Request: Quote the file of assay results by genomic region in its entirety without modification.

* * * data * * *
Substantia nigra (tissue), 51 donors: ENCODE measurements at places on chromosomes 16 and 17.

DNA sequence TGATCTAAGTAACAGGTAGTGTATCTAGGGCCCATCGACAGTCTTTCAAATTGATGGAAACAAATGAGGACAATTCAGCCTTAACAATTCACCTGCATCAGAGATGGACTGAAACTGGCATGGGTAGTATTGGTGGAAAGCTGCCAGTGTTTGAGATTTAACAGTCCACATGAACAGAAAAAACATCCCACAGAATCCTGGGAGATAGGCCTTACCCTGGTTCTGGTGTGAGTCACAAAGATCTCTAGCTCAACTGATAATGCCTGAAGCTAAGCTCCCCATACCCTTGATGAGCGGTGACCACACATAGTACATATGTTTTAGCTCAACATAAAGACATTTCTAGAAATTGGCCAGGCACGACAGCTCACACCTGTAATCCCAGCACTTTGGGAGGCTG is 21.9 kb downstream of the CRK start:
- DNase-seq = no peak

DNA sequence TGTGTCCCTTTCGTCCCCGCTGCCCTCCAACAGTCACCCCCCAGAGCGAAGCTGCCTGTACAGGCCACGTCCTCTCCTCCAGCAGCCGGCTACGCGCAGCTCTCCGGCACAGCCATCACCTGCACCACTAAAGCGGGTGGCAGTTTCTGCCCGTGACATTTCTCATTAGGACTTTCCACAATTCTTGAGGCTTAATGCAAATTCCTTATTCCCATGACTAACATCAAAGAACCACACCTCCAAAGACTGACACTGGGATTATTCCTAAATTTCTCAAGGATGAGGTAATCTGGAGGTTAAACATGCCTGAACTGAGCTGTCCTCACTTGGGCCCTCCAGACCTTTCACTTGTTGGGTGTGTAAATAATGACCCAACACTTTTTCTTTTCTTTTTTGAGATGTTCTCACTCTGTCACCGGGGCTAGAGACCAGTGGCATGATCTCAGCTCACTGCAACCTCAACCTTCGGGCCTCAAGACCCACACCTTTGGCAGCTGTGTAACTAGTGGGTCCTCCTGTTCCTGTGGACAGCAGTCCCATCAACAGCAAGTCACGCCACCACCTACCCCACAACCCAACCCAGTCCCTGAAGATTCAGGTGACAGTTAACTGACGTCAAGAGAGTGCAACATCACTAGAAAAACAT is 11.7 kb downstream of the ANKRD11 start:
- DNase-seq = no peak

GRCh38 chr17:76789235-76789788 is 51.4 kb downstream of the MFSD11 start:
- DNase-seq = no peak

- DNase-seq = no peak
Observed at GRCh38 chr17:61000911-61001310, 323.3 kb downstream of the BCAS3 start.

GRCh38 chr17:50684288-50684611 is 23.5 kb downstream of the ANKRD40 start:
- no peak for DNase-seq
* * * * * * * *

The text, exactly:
Substantia nigra (tissue), 51 donors: ENCODE measurements at places on chromosomes 16 and 17.

DNA sequence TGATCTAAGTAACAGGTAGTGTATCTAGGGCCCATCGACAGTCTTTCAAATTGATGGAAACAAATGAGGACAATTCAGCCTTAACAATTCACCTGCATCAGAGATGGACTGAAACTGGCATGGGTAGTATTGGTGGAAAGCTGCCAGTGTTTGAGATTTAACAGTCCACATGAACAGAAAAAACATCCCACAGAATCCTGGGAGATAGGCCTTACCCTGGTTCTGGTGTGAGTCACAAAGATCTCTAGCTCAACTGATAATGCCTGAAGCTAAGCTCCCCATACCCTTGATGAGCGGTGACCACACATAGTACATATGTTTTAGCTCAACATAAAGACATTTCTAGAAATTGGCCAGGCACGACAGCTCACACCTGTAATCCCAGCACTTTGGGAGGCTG is 21.9 kb downstream of the CRK start:
- DNase-seq = no peak

DNA sequence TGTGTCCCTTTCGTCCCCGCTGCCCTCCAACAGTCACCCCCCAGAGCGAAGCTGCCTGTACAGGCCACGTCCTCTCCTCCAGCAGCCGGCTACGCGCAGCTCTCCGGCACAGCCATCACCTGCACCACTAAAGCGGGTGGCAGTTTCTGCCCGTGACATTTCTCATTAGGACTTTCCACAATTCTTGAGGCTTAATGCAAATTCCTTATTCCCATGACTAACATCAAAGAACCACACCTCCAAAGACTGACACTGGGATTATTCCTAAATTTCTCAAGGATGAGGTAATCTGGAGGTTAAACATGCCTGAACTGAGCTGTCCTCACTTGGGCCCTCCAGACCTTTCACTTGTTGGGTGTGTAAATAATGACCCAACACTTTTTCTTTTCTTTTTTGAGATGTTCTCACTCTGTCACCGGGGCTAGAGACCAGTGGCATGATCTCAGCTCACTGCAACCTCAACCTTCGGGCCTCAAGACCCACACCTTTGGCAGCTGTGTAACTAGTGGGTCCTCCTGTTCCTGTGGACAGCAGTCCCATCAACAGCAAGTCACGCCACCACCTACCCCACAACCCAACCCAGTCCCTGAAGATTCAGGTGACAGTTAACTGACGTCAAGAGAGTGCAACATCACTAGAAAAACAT is 11.7 kb downstream of the ANKRD11 start:
- DNase-seq = no peak

GRCh38 chr17:76789235-76789788 is 51.4 kb downstream of the MFSD11 start:
- DNase-seq = no peak

- DNase-seq = no peak
Observed at GRCh38 chr17:61000911-61001310, 323.3 kb downstream of the BCAS3 start.

GRCh38 chr17:50684288-50684611 is 23.5 kb downstream of the ANKRD40 start:
- no peak for DNase-seq